Emotional Pain

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What is it?

Emotional or psychological pain is a natural part of life.

It has been described as the “heartache” that results from a painful experience.

This may include the loss of a loved one, the end of a relationship, social exclusion or job loss.

It is also referred to as mental pain, psychic pain, social pain, spiritual or soul pain, or suffering – and is sometimes called psychalgia.

Emotional pain is mental suffering or torment.

It can stem from depression, anxiety, disappointment, fear or guilt.

Research has shown that emotional pain can hurt more than physical pain.

While both types of pain can hurt very much, social pain has the unique ability to come back over and over again.

This is because pain caused by emotional distress is more deeply felt and longer lasting than that caused by physical injuries.

And unlike physical pain, it can worsen when you replay and relive painful, traumatic past events.

Emotional pain can be crippling when it affects your mood, relationships, personal and professional life, and it occupies your mind constantly.


What causes it?

Emotional pain is the result of personal trauma.

Sometimes emotional pain is caused by a related condition, such as depression or an anxiety disorder.

Some people experience emotional trauma during their childhood. This can be due to a variety of factors such as abuse (mental and physical), bullying, neglect, abandonment or the loss of parent or loved one.

Others experience emotional pain during adulthood. This may occur due to the end of a relationship, divorce, loss of a parent or loved one, being a victim of crime, physical or mental abuse, substance abuse, retrenchment or job loss.

Often, where severe trauma is experienced, the person may be continuously haunted by recurring nightmares and mental images, as in the case of a war veteran or a rape victim.

Many emotional pain sufferers are unable to stop dwelling on the past – and struggle to let go of the painful memories. They are often caught in a cycle of guilt and punishment – reliving a traumatic event over and over again in their minds.

This can result in depression or feelings of worthlessness or hopelessness.

Some hide their pain or avoid facing their emotional trauma by resorting to self-destructive behavior such as alcohol or drug abuse, aggression, repression or denial.

These actions are usually a cry for help.


Common treatments

There are times when emotional pain is overwhelming, and all you can think of is how you can stop hurting.

Talk to your doctor if you don't feel you can manage your emotions effectively on your own.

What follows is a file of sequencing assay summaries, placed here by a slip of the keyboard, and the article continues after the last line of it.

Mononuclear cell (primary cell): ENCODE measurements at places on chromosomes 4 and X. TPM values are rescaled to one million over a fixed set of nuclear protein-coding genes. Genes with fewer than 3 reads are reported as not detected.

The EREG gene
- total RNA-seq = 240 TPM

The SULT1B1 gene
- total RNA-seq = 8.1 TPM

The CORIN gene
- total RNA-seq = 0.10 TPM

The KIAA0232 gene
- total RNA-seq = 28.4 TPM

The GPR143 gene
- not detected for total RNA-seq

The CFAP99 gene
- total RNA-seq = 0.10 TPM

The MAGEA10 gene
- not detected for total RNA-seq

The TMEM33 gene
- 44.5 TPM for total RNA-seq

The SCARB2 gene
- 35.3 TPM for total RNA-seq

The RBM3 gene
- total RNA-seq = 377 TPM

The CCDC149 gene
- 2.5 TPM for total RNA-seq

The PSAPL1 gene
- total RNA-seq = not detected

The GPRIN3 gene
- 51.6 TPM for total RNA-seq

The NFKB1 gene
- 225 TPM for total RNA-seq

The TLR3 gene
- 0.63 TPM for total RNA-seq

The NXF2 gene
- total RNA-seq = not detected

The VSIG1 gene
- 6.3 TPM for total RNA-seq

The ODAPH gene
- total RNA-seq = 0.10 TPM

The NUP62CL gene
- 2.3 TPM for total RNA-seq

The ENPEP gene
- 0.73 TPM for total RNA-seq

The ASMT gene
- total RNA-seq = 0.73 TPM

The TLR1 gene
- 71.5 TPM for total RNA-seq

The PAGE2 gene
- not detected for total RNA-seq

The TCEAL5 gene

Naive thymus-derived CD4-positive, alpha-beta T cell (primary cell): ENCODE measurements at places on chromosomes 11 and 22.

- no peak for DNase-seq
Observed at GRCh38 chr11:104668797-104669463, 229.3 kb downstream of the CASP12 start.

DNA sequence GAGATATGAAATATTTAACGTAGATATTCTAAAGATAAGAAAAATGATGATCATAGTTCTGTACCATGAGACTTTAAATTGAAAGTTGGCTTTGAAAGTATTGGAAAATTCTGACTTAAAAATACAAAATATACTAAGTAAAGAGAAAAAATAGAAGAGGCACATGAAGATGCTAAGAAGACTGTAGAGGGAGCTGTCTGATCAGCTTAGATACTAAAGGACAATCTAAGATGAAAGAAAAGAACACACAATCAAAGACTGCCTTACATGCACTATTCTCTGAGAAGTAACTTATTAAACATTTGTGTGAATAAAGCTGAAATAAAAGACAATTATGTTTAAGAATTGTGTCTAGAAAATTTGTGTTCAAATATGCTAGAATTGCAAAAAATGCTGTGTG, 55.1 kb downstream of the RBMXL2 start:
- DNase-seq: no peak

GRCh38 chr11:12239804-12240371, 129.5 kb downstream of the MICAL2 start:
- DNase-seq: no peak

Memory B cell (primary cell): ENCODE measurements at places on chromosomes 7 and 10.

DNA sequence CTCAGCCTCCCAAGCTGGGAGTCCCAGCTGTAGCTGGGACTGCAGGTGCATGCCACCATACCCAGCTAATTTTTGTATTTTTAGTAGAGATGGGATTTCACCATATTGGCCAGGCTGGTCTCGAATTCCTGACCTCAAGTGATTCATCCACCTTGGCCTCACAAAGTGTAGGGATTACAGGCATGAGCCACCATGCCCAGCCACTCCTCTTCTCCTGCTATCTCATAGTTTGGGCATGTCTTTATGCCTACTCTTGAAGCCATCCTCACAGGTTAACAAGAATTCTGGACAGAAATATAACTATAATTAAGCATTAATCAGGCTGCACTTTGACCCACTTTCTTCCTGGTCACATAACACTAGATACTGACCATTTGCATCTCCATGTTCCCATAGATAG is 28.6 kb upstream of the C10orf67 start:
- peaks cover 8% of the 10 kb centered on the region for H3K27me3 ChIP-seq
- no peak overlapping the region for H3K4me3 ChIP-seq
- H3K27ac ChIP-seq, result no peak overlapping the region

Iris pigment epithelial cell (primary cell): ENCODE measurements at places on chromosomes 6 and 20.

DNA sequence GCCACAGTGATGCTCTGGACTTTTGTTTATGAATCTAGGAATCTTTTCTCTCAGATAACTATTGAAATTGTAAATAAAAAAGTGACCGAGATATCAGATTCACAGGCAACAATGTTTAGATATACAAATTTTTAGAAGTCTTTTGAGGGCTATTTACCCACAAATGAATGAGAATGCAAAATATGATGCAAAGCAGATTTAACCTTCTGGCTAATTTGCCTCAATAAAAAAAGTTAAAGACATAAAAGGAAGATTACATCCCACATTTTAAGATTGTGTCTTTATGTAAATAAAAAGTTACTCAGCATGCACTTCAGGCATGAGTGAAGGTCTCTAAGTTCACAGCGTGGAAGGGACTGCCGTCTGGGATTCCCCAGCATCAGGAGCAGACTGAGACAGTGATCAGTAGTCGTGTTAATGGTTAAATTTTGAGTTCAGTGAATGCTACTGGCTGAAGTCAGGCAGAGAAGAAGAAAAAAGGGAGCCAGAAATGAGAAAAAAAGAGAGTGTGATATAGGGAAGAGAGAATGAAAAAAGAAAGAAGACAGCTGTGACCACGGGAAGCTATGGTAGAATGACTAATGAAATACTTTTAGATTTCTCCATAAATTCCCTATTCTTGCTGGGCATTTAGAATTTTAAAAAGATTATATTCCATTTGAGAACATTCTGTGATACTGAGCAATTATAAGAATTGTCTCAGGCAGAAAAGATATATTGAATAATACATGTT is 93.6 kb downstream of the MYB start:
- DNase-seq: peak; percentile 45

They can advise you about the right kind of medication for you. This is much safer and more effective than self-medicating with drugs or alcohol.

Opiate-based drugs, including anti-depressant medications, are sometimes prescribed to people for the management of emotional pain.

Anti-depressant medications are not usually addictive, although anti-anxiety medications can be, and all should only be taken as and when prescribed.

Studies have shown that Paracetamol – a common painkiller – can also be used effectively to help treat emotional pain and anxiety.

It can help to alleviate the symptoms of emotional pain.

One study found that taking paracetamol can inhibit the brain signal that says “something is wrong.”

But medication is not always the answer.

Drugs that numb emotional pain as well as physical pain tend to be addictive.

By trying to escape emotional pain through the use of drugs, you may be setting yourself up for needing more of the drug once the effect has worn off.

To avoid developing or worsening an addiction it is best to deal directly the emotions that burden you.

There are many ways to manage emotional pain – and let go of past traumas – without medication.

Acknowledging emotional trauma is the first step to the healing process.

Natural treatments include:

  • Counseling and psychotherapy
  • Herbal and homeopathic remedies
  • Cognitive behavioral therapy
  • Meditation
  • Yoga
  • Spiritual therapy

These treatments can be effective in relieving the symptoms of emotional pain, lifting mood and reducing anxiety.

It is important to talk to someone about your problem.

Your therapist will help you to uncover and deal with emotional pain.

Learning how to deal with your true feelings, no matter how unpleasant they seem, will provide relief.

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About Pain does not provide medical advice, diagnosis or treatment